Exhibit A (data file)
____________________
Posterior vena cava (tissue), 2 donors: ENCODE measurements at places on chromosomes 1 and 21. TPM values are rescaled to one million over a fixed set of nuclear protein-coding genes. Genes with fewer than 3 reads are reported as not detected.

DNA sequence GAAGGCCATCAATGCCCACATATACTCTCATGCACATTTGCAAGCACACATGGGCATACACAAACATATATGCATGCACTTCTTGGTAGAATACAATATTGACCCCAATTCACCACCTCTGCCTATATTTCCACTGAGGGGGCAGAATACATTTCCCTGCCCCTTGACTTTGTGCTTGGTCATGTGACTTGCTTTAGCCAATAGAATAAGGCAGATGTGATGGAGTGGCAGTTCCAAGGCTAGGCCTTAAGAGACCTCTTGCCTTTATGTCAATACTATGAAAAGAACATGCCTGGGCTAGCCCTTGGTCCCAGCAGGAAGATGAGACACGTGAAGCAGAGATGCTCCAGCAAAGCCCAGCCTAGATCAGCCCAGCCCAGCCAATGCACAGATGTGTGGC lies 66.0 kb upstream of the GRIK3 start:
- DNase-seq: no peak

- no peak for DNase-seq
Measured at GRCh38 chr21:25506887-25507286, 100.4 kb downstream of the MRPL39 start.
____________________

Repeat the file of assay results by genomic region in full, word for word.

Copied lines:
Posterior vena cava (tissue), 2 donors: ENCODE measurements at places on chromosomes 1 and 21. TPM values are rescaled to one million over a fixed set of nuclear protein-coding genes. Genes with fewer than 3 reads are reported as not detected.

DNA sequence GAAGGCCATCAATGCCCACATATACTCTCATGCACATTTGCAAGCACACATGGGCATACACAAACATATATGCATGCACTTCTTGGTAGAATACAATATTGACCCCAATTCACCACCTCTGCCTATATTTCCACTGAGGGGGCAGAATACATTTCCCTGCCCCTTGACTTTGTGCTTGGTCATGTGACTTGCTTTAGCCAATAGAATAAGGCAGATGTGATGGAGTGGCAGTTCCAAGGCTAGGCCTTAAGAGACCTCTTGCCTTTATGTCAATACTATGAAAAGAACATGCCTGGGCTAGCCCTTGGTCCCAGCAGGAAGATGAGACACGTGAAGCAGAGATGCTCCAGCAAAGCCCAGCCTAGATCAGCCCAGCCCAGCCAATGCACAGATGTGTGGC lies 66.0 kb upstream of the GRIK3 start:
- DNase-seq: no peak

- no peak for DNase-seq
Measured at GRCh38 chr21:25506887-25507286, 100.4 kb downstream of the MRPL39 start.